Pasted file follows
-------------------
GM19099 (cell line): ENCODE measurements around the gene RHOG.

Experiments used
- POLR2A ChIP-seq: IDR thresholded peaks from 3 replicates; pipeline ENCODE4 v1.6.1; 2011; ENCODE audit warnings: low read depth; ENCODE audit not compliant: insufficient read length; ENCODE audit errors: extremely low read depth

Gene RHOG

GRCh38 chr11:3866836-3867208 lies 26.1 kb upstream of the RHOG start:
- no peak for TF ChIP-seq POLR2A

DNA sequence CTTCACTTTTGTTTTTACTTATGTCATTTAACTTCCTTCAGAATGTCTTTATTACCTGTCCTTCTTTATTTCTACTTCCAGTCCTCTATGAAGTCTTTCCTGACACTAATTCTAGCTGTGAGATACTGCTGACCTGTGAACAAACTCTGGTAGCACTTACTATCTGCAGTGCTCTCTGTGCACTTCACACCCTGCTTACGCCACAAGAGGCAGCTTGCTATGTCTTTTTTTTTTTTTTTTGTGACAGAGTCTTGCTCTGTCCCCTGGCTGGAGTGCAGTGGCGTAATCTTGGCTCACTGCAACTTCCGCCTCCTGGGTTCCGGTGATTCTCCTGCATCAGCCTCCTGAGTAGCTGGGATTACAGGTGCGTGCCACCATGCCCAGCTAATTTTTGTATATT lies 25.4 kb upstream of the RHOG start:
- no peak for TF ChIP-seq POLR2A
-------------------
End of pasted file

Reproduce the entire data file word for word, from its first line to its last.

GM19099 (cell line): ENCODE measurements around the gene RHOG.

Experiments used
- POLR2A ChIP-seq: IDR thresholded peaks from 3 replicates; pipeline ENCODE4 v1.6.1; 2011; ENCODE audit warnings: low read depth; ENCODE audit not compliant: insufficient read length; ENCODE audit errors: extremely low read depth

Gene RHOG

GRCh38 chr11:3866836-3867208 lies 26.1 kb upstream of the RHOG start:
- no peak for TF ChIP-seq POLR2A

DNA sequence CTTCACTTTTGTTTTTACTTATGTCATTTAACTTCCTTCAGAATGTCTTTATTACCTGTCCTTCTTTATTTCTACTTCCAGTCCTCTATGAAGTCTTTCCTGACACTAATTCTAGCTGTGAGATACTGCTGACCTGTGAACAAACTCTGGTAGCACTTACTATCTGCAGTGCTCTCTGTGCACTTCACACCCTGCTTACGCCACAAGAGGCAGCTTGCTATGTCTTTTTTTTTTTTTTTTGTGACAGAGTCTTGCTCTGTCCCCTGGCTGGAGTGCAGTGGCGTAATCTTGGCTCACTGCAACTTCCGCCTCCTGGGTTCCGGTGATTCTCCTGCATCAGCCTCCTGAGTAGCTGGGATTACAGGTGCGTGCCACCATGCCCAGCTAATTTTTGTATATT lies 25.4 kb upstream of the RHOG start:
- no peak for TF ChIP-seq POLR2A